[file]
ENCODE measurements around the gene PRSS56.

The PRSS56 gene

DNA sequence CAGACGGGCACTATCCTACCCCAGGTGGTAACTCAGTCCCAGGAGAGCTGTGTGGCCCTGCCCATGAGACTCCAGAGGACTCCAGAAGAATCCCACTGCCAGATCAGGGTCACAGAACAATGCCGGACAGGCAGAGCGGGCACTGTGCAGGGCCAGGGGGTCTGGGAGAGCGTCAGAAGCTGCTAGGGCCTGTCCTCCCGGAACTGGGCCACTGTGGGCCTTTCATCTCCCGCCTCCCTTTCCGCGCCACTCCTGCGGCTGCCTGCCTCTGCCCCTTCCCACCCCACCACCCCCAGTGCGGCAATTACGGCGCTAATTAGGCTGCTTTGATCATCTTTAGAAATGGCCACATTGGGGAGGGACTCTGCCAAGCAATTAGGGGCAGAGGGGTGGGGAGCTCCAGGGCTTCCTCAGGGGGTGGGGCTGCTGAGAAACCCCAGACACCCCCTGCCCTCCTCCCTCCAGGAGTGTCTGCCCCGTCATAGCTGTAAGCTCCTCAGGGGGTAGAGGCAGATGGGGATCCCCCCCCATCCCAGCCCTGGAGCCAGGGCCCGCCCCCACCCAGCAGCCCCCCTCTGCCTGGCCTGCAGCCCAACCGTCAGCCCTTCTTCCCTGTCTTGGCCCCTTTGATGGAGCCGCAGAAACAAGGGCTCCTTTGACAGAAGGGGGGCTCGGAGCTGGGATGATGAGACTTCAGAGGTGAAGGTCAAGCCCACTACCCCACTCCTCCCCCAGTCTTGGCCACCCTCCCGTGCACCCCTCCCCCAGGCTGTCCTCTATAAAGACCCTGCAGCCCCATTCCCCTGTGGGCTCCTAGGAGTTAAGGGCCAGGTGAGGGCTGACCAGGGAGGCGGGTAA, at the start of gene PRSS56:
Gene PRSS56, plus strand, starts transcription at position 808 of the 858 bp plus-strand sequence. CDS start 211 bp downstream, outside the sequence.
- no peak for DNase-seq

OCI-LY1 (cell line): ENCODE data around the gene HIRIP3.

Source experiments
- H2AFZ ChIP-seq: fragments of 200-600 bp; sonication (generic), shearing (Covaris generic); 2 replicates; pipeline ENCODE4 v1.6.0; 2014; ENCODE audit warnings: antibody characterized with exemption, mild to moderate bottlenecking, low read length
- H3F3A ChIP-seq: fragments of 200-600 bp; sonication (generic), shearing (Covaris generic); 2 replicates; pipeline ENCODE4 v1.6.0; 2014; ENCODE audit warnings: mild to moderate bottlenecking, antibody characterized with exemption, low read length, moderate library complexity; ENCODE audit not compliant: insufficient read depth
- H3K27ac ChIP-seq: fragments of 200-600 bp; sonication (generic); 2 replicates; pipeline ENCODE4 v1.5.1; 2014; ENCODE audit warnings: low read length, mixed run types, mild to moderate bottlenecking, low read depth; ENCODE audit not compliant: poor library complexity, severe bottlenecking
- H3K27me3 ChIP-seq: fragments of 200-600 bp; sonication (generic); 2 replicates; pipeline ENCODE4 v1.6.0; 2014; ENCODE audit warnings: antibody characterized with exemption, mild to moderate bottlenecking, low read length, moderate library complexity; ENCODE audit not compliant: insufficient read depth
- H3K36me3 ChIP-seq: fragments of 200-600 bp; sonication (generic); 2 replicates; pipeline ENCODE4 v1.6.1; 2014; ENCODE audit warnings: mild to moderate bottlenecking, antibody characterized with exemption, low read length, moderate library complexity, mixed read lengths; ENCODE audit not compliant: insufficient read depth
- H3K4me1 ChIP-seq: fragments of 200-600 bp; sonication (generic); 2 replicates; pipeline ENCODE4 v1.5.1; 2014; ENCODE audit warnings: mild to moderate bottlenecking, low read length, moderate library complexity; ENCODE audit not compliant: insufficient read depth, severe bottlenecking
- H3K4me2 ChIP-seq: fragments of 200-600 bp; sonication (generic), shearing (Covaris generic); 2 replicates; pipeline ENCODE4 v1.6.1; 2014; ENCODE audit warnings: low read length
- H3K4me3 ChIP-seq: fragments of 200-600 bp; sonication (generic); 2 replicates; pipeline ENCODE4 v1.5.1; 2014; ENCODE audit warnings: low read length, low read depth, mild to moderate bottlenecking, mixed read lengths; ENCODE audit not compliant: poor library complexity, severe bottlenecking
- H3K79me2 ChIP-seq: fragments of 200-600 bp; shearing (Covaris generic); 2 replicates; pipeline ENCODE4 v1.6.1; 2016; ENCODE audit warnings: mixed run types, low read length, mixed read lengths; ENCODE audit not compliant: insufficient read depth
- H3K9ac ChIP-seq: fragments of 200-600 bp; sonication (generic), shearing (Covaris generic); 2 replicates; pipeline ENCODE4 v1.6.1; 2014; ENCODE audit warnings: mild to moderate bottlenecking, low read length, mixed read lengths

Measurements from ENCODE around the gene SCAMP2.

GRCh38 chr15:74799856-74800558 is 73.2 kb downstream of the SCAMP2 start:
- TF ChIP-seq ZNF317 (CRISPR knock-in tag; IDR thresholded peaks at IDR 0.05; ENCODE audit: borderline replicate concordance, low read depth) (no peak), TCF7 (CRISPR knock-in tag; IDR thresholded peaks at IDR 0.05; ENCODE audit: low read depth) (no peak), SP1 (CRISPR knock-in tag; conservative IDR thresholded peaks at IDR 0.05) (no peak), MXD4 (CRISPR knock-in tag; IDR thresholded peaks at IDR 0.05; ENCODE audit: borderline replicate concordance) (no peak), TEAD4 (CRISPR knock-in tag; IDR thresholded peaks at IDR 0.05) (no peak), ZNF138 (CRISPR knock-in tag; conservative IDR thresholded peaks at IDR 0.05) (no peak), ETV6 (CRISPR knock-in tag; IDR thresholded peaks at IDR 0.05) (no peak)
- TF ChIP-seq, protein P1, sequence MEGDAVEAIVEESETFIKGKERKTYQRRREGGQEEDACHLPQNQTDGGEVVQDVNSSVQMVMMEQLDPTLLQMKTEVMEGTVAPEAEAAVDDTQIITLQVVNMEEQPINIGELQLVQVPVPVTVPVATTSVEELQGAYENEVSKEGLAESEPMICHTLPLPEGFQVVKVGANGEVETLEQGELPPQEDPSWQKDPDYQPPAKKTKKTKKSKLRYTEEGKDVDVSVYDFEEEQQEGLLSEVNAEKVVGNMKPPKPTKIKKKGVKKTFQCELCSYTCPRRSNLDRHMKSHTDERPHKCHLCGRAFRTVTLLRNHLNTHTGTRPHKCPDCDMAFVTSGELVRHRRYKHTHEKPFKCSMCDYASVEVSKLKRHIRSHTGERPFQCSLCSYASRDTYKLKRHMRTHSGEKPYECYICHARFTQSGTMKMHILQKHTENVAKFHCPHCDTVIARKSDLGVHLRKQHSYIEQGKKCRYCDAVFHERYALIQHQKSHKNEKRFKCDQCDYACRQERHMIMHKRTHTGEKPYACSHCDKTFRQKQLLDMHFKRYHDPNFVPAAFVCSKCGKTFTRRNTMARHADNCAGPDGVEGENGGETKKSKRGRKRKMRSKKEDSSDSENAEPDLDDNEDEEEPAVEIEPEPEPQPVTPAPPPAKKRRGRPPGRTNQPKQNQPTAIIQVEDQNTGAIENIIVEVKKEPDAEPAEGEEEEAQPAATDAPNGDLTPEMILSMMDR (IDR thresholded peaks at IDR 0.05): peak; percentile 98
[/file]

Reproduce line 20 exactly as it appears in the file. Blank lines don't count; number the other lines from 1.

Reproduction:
- TF ChIP-seq ZNF317 (CRISPR knock-in tag; IDR thresholded peaks at IDR 0.05; ENCODE audit: borderline replicate concordance, low read depth) (no peak), TCF7 (CRISPR knock-in tag; IDR thresholded peaks at IDR 0.05; ENCODE audit: low read depth) (no peak), SP1 (CRISPR knock-in tag; conservative IDR thresholded peaks at IDR 0.05) (no peak), MXD4 (CRISPR knock-in tag; IDR thresholded peaks at IDR 0.05; ENCODE audit: borderline replicate concordance) (no peak), TEAD4 (CRISPR knock-in tag; IDR thresholded peaks at IDR 0.05) (no peak), ZNF138 (CRISPR knock-in tag; conservative IDR thresholded peaks at IDR 0.05) (no peak), ETV6 (CRISPR knock-in tag; IDR thresholded peaks at IDR 0.05) (no peak)